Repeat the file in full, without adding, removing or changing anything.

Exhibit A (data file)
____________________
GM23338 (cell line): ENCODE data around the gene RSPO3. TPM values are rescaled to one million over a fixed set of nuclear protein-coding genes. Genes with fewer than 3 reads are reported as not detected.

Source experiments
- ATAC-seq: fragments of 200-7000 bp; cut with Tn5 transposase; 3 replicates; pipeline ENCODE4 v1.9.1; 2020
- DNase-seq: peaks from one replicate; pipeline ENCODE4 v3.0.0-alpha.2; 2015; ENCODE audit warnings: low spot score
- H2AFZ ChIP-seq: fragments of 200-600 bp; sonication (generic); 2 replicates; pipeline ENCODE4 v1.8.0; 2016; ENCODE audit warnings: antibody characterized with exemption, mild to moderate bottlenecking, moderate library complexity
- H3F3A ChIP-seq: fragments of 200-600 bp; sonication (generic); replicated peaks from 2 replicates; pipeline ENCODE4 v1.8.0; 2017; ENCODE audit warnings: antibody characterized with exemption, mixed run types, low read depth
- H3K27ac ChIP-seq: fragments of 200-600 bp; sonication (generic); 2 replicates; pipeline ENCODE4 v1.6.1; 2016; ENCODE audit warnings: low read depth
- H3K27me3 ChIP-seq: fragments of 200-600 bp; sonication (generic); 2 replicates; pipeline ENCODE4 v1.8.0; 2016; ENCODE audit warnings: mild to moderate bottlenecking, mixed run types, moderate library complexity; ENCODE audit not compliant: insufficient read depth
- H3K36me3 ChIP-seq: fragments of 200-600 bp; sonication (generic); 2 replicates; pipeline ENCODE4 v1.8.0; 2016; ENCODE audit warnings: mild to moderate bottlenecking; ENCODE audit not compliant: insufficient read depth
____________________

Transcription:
GM23338 (cell line): ENCODE data around the gene RSPO3. TPM values are rescaled to one million over a fixed set of nuclear protein-coding genes. Genes with fewer than 3 reads are reported as not detected.

Source experiments
- ATAC-seq: fragments of 200-7000 bp; cut with Tn5 transposase; 3 replicates; pipeline ENCODE4 v1.9.1; 2020
- DNase-seq: peaks from one replicate; pipeline ENCODE4 v3.0.0-alpha.2; 2015; ENCODE audit warnings: low spot score
- H2AFZ ChIP-seq: fragments of 200-600 bp; sonication (generic); 2 replicates; pipeline ENCODE4 v1.8.0; 2016; ENCODE audit warnings: antibody characterized with exemption, mild to moderate bottlenecking, moderate library complexity
- H3F3A ChIP-seq: fragments of 200-600 bp; sonication (generic); replicated peaks from 2 replicates; pipeline ENCODE4 v1.8.0; 2017; ENCODE audit warnings: antibody characterized with exemption, mixed run types, low read depth
- H3K27ac ChIP-seq: fragments of 200-600 bp; sonication (generic); 2 replicates; pipeline ENCODE4 v1.6.1; 2016; ENCODE audit warnings: low read depth
- H3K27me3 ChIP-seq: fragments of 200-600 bp; sonication (generic); 2 replicates; pipeline ENCODE4 v1.8.0; 2016; ENCODE audit warnings: mild to moderate bottlenecking, mixed run types, moderate library complexity; ENCODE audit not compliant: insufficient read depth
- H3K36me3 ChIP-seq: fragments of 200-600 bp; sonication (generic); 2 replicates; pipeline ENCODE4 v1.8.0; 2016; ENCODE audit warnings: mild to moderate bottlenecking; ENCODE audit not compliant: insufficient read depth